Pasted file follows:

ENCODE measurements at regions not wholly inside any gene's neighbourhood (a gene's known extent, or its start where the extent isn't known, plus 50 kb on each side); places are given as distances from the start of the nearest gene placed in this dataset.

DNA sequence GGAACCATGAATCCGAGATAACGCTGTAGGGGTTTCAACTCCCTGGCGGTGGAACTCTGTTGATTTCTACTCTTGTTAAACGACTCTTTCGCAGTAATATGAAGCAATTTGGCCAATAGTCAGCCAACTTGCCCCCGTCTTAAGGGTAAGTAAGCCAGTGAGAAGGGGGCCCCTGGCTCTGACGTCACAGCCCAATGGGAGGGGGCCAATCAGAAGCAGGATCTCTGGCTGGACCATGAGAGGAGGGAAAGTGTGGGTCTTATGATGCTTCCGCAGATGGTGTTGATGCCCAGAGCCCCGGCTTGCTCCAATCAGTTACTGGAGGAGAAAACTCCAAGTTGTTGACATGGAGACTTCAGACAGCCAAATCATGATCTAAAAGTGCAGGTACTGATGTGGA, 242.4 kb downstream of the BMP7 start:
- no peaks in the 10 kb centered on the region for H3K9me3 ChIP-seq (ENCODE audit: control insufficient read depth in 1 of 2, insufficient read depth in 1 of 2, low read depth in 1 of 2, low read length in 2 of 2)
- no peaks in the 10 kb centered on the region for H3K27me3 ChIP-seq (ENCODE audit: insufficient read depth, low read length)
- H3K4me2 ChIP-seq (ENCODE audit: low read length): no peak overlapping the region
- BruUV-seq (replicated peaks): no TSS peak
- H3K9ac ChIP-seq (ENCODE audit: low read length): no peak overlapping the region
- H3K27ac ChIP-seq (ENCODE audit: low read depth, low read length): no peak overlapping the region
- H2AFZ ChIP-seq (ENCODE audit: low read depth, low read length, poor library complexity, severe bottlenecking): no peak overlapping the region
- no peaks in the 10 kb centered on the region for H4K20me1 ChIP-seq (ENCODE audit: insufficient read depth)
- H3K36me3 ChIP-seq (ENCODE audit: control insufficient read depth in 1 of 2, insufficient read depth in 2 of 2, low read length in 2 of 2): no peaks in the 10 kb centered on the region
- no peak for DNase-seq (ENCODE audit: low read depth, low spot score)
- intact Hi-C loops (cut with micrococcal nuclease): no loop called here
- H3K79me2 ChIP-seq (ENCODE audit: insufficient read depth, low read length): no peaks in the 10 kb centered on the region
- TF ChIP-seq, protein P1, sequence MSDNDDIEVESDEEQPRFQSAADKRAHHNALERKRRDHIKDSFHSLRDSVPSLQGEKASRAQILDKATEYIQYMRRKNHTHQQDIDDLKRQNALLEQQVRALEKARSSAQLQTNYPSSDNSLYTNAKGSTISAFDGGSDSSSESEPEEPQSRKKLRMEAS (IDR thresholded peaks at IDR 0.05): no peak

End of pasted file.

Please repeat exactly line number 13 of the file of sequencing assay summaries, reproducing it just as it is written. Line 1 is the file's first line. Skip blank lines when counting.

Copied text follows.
- intact Hi-C loops (cut with micrococcal nuclease): no loop called here